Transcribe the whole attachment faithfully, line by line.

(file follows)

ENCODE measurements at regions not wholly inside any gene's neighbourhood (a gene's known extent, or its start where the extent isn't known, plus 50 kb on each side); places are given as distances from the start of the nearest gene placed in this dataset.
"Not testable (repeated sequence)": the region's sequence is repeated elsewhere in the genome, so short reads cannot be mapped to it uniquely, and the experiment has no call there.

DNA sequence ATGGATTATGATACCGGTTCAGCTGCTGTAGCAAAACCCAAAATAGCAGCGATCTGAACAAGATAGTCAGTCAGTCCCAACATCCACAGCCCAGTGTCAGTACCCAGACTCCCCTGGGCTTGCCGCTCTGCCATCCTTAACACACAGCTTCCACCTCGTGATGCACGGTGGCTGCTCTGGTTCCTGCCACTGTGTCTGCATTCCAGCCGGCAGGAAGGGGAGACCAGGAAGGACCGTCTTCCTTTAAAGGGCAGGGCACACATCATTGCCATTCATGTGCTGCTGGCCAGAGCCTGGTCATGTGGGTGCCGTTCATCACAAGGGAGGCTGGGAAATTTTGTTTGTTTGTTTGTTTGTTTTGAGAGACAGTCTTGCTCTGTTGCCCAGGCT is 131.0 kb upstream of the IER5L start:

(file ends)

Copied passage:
ENCODE measurements at regions not wholly inside any gene's neighbourhood (a gene's known extent, or its start where the extent isn't known, plus 50 kb on each side); places are given as distances from the start of the nearest gene placed in this dataset.
"Not testable (repeated sequence)": the region's sequence is repeated elsewhere in the genome, so short reads cannot be mapped to it uniquely, and the experiment has no call there.

DNA sequence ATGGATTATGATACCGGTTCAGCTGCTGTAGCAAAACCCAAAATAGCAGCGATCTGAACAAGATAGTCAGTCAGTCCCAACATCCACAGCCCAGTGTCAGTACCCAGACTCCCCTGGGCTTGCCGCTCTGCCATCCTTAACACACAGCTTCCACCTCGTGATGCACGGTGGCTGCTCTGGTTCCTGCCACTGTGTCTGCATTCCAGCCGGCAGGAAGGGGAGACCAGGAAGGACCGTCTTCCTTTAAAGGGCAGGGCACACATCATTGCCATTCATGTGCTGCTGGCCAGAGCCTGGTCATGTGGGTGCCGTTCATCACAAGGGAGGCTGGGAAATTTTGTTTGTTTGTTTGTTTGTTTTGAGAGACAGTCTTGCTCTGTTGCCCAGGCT is 131.0 kb upstream of the IER5L start: